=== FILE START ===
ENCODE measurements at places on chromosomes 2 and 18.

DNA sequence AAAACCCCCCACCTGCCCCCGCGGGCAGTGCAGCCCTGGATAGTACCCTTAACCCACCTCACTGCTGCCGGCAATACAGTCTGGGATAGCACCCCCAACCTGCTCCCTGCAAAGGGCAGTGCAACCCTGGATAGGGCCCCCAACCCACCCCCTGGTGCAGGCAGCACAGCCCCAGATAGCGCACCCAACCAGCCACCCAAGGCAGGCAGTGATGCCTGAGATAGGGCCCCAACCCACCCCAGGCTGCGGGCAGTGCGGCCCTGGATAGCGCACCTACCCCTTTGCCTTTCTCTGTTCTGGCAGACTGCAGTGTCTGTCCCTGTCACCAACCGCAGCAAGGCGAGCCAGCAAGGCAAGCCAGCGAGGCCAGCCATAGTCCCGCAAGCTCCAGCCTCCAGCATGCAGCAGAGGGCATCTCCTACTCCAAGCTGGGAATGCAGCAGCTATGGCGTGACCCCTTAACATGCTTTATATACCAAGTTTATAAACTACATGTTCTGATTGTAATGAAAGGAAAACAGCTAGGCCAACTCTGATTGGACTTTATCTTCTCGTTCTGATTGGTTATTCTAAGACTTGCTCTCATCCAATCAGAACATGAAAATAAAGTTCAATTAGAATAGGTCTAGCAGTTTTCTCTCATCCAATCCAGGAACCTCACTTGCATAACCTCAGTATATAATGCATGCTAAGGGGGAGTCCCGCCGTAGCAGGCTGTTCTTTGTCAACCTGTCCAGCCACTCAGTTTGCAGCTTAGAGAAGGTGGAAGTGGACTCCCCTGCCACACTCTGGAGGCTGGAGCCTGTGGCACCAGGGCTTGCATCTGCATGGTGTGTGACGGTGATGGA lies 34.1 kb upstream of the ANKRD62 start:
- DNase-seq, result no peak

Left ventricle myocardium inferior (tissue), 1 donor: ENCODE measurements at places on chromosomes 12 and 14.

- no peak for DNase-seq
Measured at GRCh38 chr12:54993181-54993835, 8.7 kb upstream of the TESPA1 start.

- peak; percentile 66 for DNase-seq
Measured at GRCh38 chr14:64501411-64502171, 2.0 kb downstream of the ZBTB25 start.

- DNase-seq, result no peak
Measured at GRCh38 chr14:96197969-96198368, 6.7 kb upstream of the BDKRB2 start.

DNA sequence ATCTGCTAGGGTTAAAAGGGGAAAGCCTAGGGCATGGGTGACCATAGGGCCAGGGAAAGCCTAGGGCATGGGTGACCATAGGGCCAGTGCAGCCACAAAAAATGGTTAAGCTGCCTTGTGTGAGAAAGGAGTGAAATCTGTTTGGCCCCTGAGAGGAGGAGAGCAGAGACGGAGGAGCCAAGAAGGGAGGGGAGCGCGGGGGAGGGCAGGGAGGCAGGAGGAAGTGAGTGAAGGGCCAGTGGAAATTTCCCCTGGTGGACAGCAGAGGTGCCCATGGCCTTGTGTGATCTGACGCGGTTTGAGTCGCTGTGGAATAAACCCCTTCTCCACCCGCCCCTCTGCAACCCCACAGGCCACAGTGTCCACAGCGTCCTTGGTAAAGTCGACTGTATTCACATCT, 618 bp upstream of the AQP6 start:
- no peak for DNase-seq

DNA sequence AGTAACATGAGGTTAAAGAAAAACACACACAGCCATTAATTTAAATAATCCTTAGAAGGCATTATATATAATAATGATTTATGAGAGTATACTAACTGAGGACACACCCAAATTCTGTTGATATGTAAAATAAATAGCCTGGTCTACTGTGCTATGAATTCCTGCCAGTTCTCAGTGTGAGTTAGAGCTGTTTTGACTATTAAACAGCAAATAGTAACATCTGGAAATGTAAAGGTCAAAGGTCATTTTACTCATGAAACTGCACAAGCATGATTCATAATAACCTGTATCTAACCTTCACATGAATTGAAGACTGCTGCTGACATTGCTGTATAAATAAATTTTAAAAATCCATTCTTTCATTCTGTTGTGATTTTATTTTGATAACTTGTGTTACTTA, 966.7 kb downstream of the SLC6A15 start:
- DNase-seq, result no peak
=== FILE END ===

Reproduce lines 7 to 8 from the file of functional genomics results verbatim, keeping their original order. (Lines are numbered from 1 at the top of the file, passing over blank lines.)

- peak; percentile 66 for DNase-seq
Measured at GRCh38 chr14:64501411-64502171, 2.0 kb downstream of the ZBTB25 start.